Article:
invocation

Definitions

  • WordNet 3.6
    • n invocation the act of appealing for help
    • n invocation calling up a spirit or devil
    • n invocation an incantation used in conjuring or summoning a devil
    • n invocation a prayer asking God's help as part of a religious service
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Webster's Revised Unabridged Dictionary
    • Invocation (Law) A call or summons; especially, a judicial call, demand, or order; as, the invocation of papers or evidence into court.
    • Invocation The act or form of calling for the assistance or presence of some superior being; earnest and solemn entreaty; esp., prayer offered to a divine being. "Sweet invocation of a child; most pretty and pathetical!""The whole poem is a prayer to Fortune, and the invocation is divided between the two deities."
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Century Dictionary and Cyclopedia
    • n invocation The act of invoking or calling in prayer; the form or act of summoning or inviting presence or aid: as, invocation of the Muses.
    • n invocation In law, a judicial call, demand, or order: as, the invocation of papers or evidence into a court.
    • n invocation Eccles.: An invoking of the blessing of God upon any undertaking; especially, an opening prayer in a public service invoking divine blessing upon it; specifically, the words “In nomine Patris, et Filii, et Spiritus Sancti. Amen,” “In the name of the Father, and of the Son, and of the Holy Ghost. Amen,” used at the beginning of the Roman mass, before sermons in many Anglican churches, and on other occasions.
    • n invocation The third part of the prayer of consecration in the communion office of the American Book of Common Prayer, in the Scottish office of 1764 (from which that prayer is derived), and in the Nonjurors' office of 1718, on which, as well as on earlier Scottish and English offices and ancient Oriental liturgies, the Scottish office of 1764 is based. It follows the institution and the oblation, and invokes God the Father to send down the Holy Spirit on the eucharistic elements and on the communicants. A similar form of invocation (epiclesis), on which this is modeled, is found in the same sequence in almost all the more important primitive liturgies, and some authorities claim that it was originally universal. It is wanting, however, in the Roman Missal and in the present English Book of Common Prayer. In the first Prayer-book (1549) the invocation preceded the institution.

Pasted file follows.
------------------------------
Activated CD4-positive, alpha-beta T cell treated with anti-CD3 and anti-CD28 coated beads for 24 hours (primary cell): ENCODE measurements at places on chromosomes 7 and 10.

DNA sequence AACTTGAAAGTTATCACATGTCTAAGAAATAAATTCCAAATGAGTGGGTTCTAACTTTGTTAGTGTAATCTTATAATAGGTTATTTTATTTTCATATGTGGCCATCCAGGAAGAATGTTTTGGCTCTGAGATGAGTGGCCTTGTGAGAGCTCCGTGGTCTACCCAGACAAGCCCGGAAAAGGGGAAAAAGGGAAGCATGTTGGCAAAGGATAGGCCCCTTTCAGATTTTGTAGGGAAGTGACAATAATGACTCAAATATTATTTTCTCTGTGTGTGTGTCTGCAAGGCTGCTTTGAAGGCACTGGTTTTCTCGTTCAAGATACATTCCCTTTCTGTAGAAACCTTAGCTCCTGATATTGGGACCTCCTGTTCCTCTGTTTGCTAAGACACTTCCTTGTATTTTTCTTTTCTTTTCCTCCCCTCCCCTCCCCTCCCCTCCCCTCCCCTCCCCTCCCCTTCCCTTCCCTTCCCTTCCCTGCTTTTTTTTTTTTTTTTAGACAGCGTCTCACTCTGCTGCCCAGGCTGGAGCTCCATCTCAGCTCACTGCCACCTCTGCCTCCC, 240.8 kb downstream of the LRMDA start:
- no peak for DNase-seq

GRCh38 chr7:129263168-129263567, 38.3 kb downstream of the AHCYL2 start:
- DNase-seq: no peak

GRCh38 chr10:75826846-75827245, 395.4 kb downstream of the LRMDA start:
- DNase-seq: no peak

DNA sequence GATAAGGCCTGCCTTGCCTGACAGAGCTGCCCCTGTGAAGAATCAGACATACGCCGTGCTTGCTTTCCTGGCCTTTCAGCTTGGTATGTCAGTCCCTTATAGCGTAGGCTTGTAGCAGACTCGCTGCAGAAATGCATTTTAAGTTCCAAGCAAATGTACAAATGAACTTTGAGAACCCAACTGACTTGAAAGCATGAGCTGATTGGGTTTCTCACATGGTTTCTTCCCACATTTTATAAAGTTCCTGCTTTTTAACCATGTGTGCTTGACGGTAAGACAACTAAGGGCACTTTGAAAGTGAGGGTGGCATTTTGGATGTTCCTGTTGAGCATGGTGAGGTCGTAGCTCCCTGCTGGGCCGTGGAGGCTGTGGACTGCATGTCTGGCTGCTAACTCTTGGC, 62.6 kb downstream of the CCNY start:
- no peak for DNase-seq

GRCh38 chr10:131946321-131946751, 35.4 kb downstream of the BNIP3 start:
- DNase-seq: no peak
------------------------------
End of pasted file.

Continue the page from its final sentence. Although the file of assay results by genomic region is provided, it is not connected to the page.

• n invocation In the Roman Catholic and Anglican litanies, one of the petitions addressed to God in each person and in Trinity, and to the saints. The invocations are the first of the four main divisions of petitions in these litanies, the others being deprecations (with obsecrations), intercessions, and supplications. The response to the invocations addressed to God is “Miserere nobis,” “Have mercy upon us,” to which the Anglican Prayer-book adds “miserable sinners.” The response to the invocations addressed to saints is “Ora (or Orate) pro nobis” (“Pray for us”). The invocations to saints are omitted in the Anglican litany.
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Chambers's Twentieth Century Dictionary
    • n Invocation the act or the form of invocating or addressing in prayer or supplication: a call or summons, especially a judicial order: any formal invoking of the blessing of God, esp. an opening prayer in a public religious service, and the petitions in the Litany addressed to God in each person and in the Trinity
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Etymology

Webster's Revised Unabridged Dictionary
F. invocation, L. invocatio,
Chambers's Twentieth Century Dictionary
See Invoke.

Usage

In literature:

In adoration likewise and invocation.
"A Budget of Paradoxes, Volume I (of II)" by Augustus De Morgan
It is probable that in very early times, invocations were made in the names of favorite pagan deities.
"Primitive Psycho-Therapy and Quackery" by Robert Means Lawrence
Fourth in invocations came Quirinus, and fourth in order of precedence was his flamen.
"The Religious Experience of the Roman People" by W. Warde Fowler
There is but one God and the Holy Virgin, and the saints to whom you can make invocation.
"A Little Girl in Old Quebec" by Amanda Millie Douglas